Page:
Dir: Anne Fontaine
Adore is easily the funniest film I've seen so far from this year's London Film Festival crop. What a pity it's a drama.
Ros (Robin Wright) and Lil (Naomi Watts) have been friends all their lives. In their forties they are living pretty idyllic lives on the coast of Australia, Ros with her husband (Ben Mendelsohn) and late teens son Tom (James Frecheville) and the widowed Lil with her own 18 or 19 year old son Ian (Xavier Samuel). The families have always been close, but one night when Tom has gone to bed drunk and with her husband away in Sydney, Ian kisses Ros, who reciprocates, kicking off an affair between the two. Tom catches them, but rather than say anything responds by beginning his own affair with Lil. The film follows the ups and downs of these two relationships and that between Tom and Ian over about five years.
I think the biggest problem with Adore is that I can see how it could be a promising project. The story (based on a Doris Lessing novella, The Grandmothers) has an inherent drama about it, given that it's rife with betrayal and the potential for broken friendships and relationships. On the surface it is also very well cast. Naomi Watts is someone I've been a fan of. Even when she's sometimes been stuck with a generic screenplay (Fair Game) or the film she's in hasn't entirely won me over (The Impossible), she tends to impress, sometimes elevating films through her work. Robin Wright works less often than Watts, but I've long thought her an underappreciated talent, and I've enjoyed seeing her make more frequent screen appearances lately. To be fair to Watts and Wright, they do what they can here and give pretty remarkable performances given what they have to work with. This isn't to say that you'll buy anything that happens in Adore, just that the fact you won't is the fault of Christopher Hampton and Anne Fontaine's screenplay rather than the acting.
Adore is dull in a rather particular way; everything is purely surface level. This is as true of the imagery as it is of the writing. Fontaine is blessed with a beautiful landscape to shoot and gorgeous actors to film against it, resulting in a film that superficially looks good. However, there is little behind any of it, the visuals do little that isn't backed up by bald dialogue, and the few things that are left purely to the visuals are equally telegraphed.
The premise promises drama, but the film seems almost allergic to it. Instead the whole thing is excruciatingly polite. Any moment that suggests any kind of confrontation is swiftly cut away from and left to play out off screen. Among the dramatic events we never see are the first couplings between Ros and Ian and Lil and Tom, the arguments (and reasons) that Ros and her husband divorce and the argument between Tom and Ian when they first find out they are each involved with the other's mother. Each of these things seems rather key to the narrative and the fact we see none of them is a problem, because there is nothing in their place aside from risible dialogue. Dramatic restraint is fine, if it means something, but there's no tension and no great insight into the characters through that restraint, so it just becomes tedious and silly.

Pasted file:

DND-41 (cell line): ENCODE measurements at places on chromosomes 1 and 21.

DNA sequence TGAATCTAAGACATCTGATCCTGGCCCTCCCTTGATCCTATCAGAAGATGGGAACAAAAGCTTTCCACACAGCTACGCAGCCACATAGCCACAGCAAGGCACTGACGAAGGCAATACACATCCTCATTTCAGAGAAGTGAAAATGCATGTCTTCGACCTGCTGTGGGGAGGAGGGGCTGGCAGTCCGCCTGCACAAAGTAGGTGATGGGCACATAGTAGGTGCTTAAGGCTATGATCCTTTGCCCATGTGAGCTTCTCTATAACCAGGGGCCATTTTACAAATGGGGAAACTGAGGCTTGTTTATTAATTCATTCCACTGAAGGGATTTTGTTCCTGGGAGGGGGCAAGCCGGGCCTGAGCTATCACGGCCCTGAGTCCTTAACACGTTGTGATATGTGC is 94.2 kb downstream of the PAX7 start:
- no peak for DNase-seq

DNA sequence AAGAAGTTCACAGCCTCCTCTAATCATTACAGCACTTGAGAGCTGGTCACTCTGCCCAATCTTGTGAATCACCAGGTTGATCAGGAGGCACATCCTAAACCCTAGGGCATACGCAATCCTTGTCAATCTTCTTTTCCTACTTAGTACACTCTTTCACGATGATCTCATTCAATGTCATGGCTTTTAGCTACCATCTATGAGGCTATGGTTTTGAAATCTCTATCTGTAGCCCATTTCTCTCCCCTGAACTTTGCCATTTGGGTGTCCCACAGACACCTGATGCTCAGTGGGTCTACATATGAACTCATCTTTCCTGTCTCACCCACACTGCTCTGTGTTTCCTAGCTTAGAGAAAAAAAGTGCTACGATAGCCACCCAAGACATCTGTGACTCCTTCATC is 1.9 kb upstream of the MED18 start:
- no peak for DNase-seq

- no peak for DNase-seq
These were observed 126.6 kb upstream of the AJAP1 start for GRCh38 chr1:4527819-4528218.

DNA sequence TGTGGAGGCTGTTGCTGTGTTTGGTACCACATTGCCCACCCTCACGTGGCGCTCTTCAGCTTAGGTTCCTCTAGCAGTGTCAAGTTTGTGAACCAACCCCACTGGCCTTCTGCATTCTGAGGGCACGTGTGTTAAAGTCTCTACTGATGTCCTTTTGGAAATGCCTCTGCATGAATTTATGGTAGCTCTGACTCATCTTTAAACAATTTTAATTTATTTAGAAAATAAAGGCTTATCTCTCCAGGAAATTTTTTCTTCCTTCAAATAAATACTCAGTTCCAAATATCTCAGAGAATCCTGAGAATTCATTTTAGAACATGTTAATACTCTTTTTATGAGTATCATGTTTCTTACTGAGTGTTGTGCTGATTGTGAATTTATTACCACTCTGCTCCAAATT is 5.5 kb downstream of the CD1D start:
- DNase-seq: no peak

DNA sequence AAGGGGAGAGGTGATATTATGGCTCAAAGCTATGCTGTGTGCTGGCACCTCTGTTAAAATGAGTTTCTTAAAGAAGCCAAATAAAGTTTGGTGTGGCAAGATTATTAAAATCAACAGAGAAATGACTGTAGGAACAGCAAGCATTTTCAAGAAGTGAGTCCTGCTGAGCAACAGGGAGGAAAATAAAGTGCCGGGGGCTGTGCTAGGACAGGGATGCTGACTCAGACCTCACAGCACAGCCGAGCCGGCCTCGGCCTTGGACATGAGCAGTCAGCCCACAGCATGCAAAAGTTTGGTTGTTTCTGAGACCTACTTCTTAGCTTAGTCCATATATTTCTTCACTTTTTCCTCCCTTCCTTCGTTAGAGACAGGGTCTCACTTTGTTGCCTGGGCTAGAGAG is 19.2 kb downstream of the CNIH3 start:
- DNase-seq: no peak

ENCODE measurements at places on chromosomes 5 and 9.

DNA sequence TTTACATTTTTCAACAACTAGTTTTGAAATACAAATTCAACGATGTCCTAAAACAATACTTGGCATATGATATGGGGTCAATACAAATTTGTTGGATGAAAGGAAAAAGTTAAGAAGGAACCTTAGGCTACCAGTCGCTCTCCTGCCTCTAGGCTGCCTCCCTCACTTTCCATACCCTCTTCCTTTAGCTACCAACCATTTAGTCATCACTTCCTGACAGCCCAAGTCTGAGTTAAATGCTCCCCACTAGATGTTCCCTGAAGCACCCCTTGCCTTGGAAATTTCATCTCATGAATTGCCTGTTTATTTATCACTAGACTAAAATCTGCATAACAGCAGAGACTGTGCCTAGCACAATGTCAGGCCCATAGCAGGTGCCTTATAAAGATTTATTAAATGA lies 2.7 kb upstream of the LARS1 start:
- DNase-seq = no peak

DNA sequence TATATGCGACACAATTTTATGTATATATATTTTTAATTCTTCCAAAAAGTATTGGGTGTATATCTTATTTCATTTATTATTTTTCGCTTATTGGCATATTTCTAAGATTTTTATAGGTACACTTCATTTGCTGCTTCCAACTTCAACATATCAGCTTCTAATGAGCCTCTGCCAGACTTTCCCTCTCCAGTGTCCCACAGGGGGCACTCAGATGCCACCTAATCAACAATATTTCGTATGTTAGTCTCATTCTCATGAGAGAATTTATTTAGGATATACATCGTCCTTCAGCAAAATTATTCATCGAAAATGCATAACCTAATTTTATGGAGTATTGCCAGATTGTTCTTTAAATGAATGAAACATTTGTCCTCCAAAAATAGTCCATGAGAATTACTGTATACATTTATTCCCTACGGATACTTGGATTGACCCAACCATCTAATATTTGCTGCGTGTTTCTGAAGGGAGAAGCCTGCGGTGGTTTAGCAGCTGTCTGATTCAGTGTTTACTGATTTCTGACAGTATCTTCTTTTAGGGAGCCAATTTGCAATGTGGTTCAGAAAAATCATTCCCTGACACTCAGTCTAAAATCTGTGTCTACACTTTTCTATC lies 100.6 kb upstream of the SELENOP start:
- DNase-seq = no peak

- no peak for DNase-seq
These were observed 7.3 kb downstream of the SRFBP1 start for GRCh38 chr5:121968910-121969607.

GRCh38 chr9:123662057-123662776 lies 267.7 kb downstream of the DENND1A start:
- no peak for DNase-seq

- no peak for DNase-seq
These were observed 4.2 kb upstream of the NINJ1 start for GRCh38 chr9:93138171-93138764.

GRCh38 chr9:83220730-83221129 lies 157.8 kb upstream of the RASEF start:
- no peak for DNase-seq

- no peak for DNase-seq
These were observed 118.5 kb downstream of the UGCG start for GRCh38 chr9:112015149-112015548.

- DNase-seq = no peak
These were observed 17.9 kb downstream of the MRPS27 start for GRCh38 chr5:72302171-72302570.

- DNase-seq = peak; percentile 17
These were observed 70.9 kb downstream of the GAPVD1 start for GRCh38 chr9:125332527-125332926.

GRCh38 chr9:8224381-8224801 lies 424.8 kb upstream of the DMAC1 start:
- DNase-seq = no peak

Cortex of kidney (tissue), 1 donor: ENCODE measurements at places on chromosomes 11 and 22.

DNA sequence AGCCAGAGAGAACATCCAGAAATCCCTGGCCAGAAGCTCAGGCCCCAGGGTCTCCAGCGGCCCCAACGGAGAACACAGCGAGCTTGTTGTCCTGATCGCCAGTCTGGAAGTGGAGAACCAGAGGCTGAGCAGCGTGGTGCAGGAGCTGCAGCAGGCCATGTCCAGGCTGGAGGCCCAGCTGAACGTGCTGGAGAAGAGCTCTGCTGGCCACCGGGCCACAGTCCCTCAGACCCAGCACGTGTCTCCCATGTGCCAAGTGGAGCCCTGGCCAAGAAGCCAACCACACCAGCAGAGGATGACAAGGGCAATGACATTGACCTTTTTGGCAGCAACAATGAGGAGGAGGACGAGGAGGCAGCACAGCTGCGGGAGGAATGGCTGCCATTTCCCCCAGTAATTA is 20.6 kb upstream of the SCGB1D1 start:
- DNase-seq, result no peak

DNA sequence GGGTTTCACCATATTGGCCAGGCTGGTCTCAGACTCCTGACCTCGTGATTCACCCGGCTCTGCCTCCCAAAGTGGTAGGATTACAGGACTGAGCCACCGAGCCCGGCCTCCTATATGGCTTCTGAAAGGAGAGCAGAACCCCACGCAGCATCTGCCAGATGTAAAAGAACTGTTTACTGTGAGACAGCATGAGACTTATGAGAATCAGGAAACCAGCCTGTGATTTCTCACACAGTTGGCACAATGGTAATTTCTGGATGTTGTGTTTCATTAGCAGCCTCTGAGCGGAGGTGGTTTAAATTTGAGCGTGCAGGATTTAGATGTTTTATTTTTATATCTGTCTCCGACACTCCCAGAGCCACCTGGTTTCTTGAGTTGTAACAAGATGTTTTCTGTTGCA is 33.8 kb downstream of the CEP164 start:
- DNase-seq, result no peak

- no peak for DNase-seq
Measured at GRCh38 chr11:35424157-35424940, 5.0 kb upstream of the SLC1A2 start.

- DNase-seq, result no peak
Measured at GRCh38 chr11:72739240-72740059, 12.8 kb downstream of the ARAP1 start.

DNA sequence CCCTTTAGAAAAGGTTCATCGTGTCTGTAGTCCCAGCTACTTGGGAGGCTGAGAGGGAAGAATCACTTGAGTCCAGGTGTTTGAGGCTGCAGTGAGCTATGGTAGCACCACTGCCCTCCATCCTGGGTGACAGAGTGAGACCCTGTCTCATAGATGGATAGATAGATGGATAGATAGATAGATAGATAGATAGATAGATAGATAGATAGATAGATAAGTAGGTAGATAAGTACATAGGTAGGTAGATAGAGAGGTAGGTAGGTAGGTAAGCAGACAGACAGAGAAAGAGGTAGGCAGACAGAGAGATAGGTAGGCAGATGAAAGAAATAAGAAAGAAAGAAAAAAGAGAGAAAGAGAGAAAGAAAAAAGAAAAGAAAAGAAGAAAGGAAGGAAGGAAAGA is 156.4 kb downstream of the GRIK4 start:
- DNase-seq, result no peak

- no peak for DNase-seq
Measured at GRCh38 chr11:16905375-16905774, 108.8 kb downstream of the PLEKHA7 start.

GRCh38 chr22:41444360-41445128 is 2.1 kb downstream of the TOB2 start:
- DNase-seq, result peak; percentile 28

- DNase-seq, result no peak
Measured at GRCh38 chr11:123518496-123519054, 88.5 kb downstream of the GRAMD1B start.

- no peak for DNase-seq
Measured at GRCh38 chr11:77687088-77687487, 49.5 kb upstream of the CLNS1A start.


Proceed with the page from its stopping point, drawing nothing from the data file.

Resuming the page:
The lack of passion and the lack of drama completely undermines the film. First because there is no sense of the visceral chemistry that surely should power these twin affairs, but more damagingly because it gives us the sense that Adore takes place in some sort of alternate reality. This is a reality where two lifelong friends, on discovering that each has betrayed the other – in a frankly icky way - clear things up with a chat that consists of this exchange: Ros: “What have we done?” Lil: “We've crossed a line.” and then decide that, hey, let's just keep crossing it. In any real world this story wouldn't feature that conversation, it would end up as a shouting match on Jeremy Kyle. It was at this point that I and the majority of the audience stopped taking Adore at all seriously.
There are two ways that Adore could work; by being serious or by being silly. Anne Fontaine desperately wants to be taken seriously, but she keeps fumbling the ball with such comical scenes as one in which Watts' boss comes to ask her out, but ends up thinking she and Wright are lovers, or the gut bustingl penultimate scene in which Lil tells Ros – whose actions help start everything - “You're the only one who hasn't behaved badly.” If Adore wants to be taken seriously, fine, but it needs to delve much deeper into its characters than a few brief scenes of the absurdly beautiful Ros and Lil worrying about their age. If Adore wants to be a farce, fine, but it needs then to play as though the laughs are intentional. The problem is that it never decides, and ends up being Bergman's Blame It On Rio. Yes, it's as bad as that sounds.